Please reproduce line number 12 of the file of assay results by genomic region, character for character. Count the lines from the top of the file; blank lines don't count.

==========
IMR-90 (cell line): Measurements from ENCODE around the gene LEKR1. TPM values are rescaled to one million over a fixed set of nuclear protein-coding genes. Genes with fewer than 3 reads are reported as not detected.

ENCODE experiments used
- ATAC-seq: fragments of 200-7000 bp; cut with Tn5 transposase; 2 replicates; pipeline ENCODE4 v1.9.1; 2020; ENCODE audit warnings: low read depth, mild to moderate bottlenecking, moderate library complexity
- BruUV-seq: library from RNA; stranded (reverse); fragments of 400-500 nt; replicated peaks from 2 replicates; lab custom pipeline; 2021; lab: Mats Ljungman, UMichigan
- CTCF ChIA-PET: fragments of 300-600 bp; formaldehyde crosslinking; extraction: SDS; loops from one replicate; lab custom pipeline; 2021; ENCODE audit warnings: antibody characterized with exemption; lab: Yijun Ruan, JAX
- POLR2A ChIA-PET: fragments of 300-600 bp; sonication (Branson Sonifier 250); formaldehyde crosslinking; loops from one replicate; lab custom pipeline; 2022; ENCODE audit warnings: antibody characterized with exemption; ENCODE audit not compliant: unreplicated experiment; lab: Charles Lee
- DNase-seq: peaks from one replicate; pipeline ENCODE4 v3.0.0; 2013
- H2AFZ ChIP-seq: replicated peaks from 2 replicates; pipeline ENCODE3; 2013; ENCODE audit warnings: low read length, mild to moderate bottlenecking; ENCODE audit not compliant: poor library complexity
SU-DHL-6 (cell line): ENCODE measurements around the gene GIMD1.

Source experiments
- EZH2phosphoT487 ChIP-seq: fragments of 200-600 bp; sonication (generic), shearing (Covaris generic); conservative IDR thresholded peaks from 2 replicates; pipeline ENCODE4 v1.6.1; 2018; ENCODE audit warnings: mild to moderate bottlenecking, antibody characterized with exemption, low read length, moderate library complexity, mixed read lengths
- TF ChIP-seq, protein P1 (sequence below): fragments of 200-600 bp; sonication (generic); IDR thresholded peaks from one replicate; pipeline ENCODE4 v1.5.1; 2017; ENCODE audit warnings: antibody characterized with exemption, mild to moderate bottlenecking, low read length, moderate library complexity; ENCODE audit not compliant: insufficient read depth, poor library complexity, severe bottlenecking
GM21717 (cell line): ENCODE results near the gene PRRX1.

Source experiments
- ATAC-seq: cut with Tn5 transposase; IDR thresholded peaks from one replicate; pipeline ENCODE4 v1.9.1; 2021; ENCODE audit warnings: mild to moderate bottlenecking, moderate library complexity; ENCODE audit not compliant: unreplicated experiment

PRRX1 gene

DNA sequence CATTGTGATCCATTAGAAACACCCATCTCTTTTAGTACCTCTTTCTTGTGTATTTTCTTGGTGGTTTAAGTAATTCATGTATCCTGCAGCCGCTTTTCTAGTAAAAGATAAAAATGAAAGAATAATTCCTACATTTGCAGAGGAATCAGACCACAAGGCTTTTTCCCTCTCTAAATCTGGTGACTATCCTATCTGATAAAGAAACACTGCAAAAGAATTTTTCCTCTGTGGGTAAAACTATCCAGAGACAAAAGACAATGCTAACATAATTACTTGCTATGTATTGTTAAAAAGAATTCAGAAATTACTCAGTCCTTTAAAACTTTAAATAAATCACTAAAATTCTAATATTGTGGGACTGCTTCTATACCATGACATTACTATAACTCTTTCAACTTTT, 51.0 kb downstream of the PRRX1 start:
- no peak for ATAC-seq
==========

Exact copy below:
- TF ChIP-seq, protein P1 (sequence below): fragments of 200-600 bp; sonication (generic); IDR thresholded peaks from one replicate; pipeline ENCODE4 v1.5.1; 2017; ENCODE audit warnings: antibody characterized with exemption, mild to moderate bottlenecking, low read length, moderate library complexity; ENCODE audit not compliant: insufficient read depth, poor library complexity, severe bottlenecking